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Crash Landing for Restrictive Covenants?


Ryanair sought to prevent its Chief Operations Officer (COO) from joining easyJet in an apparent breach of a contractual non-compete clause. 

In a cautionary tale for employers, although the Court concluded that the nature of the confidential information Mr Bellew was privy to in his senior role at Ryanair justified a non-compete, the scope of the restraint (which covered all airlines in any capacity) was too wide and, therefore, void.

So, what should employers be doing to bolster the enforceability of their restrictive covenants?

What happened?

Mr Bellew was recruited to the role of COO of Ryanair in 2017. This COO role was regarded as “one of the most senior executive roles in Ryanair“.  Mr Bellew was paid an annual salary of €550,000 (with a maximum bonus potential of €500,000). 

In April 2018, Mr Bellew agreed to a post-termination non-compete clause in consideration for which he could participate in Ryanair’s share option scheme. In brief, Mr Bellew agreed not to be “employed, engaged, concerned or interested in any capacity in any business wholly or partly in competition with the Company for air passenger services in any market” for 12 months on termination.

Following a “difficult year” for Ryanair in 2018, Mr Bellew received a disappointing performance review. Mr Bellew ultimately resigned on 8 July 2019 before informing Ryanair of his new role with easyJet on 17 July. The following day easyJet announced that Mr Bellew would be joining it as COO on 1 January 2020. 

What did Ryanair do next?

Ryanair commenced injunctive proceedings in August 2019 seeking to prevent Mr Bellew from commencing employment with easyJet until the expiry of the 12 month non-compete period. 

Ryanair asserted that, as a result of his senior role, Mr Bellew was privy to “confidential material and sensitive commercial and operational information“. It was also claimed that Ryanair would be “exposed to irremediable and unquantifiable loss and damages” if Mr Bellew were to commence employment with easyJet.

What was Mr Bellew’s response?

By way of defence Mr Bellew conceded that his role as COO had given him “insight and involvement into key business strategies, decisions and relationships” and that he had “sensitive protectable information”. However, Mr Bellew submitted that he was “fully aware of his obligations of confidentiality” and intended to honour those obligations. In addition, he argued that the restraint Ryanair sought to impose was “wholly unnecessary, unreasonable and unwarranted”. 

What did the High Court decide?

Addressing the crucial issue of the enforceability of the restraint, the Court relied on Irish and English case-law, confirming that any restraint on a person working is “by definition a restraint of trade” and such a restraint is void and unenforceable unless it passes a two-fold test: (1) it is reasonable as between the parties; and (2) it is consistent with the public interest. 

The Court assessed whether the imposition of the non-compete was “justifiable” to protect Ryanair’s business. The Court ultimately agreed that the “nature and extent of the confidential information that would inevitably come to the knowledge of Mr Bellew in the course of his employment” justified a post-termination restraint. However, crucially, the Court went on to consider whether the restraint went “further than is necessary for the legitimate protection of Ryanair’s interest”.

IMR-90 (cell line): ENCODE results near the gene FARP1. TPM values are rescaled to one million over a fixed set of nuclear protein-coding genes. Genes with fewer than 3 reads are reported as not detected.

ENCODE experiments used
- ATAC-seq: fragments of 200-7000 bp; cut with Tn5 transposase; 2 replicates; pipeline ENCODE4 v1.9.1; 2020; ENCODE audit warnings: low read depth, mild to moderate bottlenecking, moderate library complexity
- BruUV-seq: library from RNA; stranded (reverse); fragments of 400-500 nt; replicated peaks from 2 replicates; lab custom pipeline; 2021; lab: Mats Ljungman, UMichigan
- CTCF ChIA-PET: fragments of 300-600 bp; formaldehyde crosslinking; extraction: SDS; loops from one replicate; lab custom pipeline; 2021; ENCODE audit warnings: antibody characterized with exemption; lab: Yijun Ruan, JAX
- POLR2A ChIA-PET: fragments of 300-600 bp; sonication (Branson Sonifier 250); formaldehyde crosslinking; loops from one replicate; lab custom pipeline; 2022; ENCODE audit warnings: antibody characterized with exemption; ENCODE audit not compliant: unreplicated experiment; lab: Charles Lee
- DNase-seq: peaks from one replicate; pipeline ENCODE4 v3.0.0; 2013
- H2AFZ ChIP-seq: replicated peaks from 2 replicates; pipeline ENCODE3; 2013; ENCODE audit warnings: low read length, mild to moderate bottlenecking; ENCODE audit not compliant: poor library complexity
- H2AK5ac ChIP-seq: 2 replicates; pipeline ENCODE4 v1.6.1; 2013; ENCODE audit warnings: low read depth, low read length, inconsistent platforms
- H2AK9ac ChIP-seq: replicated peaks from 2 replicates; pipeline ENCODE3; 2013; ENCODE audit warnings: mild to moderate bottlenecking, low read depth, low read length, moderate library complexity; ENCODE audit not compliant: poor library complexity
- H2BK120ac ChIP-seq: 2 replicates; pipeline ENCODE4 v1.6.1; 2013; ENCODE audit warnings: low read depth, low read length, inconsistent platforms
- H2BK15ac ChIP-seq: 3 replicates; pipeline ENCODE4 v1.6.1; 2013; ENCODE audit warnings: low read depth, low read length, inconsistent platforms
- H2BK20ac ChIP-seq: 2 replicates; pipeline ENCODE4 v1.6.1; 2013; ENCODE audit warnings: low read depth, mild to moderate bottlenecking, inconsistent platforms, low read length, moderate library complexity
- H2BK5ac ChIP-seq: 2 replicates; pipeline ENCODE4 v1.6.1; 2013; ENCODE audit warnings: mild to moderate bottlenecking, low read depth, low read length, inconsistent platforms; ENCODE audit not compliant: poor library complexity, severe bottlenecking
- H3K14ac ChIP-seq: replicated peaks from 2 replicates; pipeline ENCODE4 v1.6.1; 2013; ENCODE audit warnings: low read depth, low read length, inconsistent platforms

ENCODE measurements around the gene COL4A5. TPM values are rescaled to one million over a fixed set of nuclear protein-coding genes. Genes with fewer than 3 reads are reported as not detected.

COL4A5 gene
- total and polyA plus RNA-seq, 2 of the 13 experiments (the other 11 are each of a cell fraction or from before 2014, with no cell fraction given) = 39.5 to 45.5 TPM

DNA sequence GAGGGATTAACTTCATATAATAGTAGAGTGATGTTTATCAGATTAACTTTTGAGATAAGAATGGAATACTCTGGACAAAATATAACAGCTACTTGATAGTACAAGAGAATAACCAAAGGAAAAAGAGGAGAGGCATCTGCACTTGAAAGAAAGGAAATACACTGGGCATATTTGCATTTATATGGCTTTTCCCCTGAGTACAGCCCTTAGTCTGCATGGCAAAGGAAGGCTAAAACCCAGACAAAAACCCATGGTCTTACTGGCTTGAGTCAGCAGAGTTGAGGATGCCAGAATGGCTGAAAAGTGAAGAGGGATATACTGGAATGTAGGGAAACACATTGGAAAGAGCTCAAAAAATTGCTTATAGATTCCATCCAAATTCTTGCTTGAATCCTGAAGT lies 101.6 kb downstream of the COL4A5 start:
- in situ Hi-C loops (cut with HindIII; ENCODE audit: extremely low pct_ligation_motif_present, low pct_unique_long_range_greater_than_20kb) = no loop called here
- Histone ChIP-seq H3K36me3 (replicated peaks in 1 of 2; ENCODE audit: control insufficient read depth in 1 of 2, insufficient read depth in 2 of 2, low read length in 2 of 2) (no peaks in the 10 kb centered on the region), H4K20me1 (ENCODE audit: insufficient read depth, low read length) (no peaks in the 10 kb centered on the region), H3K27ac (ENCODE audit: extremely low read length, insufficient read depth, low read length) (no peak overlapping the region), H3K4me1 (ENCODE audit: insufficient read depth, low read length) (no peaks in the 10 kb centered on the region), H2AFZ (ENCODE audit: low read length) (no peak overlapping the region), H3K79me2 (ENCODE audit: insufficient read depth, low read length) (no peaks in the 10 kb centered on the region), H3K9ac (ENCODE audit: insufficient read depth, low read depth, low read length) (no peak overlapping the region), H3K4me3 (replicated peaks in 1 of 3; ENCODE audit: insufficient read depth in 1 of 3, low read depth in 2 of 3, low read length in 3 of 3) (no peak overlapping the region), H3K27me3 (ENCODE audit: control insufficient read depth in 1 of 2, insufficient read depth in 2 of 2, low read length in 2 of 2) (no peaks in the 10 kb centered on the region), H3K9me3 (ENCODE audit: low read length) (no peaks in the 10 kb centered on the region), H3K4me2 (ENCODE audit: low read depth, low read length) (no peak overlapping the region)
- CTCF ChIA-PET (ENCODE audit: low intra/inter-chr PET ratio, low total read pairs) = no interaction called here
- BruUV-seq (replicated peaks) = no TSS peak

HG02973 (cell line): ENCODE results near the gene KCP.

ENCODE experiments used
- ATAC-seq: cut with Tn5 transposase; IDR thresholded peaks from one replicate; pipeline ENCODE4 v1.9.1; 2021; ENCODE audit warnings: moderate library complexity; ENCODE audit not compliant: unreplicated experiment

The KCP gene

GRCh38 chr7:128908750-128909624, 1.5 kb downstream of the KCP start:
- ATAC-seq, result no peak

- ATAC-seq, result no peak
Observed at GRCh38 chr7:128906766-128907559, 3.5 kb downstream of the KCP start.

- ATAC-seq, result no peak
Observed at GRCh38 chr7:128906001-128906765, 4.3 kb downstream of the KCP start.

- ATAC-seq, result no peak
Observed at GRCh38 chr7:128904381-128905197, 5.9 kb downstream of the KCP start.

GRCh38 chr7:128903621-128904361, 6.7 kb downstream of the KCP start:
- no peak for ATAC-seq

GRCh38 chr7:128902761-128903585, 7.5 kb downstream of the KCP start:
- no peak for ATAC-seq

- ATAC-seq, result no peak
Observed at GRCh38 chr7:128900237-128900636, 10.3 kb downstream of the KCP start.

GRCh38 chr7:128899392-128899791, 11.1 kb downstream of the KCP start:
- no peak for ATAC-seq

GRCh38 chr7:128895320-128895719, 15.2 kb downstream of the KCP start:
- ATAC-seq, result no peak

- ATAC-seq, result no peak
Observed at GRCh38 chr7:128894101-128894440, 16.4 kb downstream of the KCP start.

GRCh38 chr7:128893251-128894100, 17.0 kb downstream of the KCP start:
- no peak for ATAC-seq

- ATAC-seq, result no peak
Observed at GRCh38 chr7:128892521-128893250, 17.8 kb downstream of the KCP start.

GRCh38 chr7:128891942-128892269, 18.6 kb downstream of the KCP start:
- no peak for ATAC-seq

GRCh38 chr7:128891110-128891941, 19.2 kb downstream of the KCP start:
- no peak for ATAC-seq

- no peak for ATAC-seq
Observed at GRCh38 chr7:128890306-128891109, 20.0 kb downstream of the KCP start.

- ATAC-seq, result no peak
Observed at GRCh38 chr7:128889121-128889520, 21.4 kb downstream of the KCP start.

Of some relief to employers, the Court concluded that it had “no difficulty with the time constraint” of 12 months.

Rather the crux of the issue was the scope of the restraint which sought to prohibit employment in any business (and in any capacity) in competition with Ryanair. Ryanair sought to differentiate between two “spaces” in the air services market – the “low cost space and the legacy or flag space” (i.e. high cost airlines like Lufthansa etc.). Ryanair argued that, while it is in competition with all airlines, the main competition it faced was not from legacy airlines, but from low cost carriers of which easyJet was its “most immediate rival”.

However, from the Court’s perspective, the restraint, in its “plain terms”, applied to any business in competition with Ryanair for air services, including the legacy airlines.  The Court noted that Ryanair’s prior written consent would have been required had Mr Bellew sought to move to a legacy airline, such that the restraint as drafted was “too wide”.  

Although the Court noted its “considerable reluctance” to do so, it found that the restrictive covenant was too wide and consequently “void and unenforceable as an unjustified restraint of trade”.

What should employers be doing?

There is a delicate balance to be struck between a reasonable and justifiable restrictive covenant and a restraint designed simply to “hobble” an employee in the “legitimate pursuit of his career”.  

In an effort to strike this balance, employers should:

  1. Beware of boilerplate clauses – there is no “one size fits all” formula workable for all employees. Employers should be wary of over-reliance on standard, boilerplate restrictive covenants that have not been tightly tailored to reflect the particular employee’s seniority and level of access to confidential information. It is vital that drafting of bespoke restrictions that are appropriate to the specific employee go no further than absolutely necessary to protect the employer’s legitimate interests.
  2. Regularly review – such covenants should also be kept under review, to reflect the changing life-cycle of an employee. A restrictive covenant that may have been appropriate at hiring may no longer suffice following a significant promotion.

For further information, please contact Ailbhe Dennehy ([email protected]) or your usual William Fry contact.

Contributed by: Maeve Griffin




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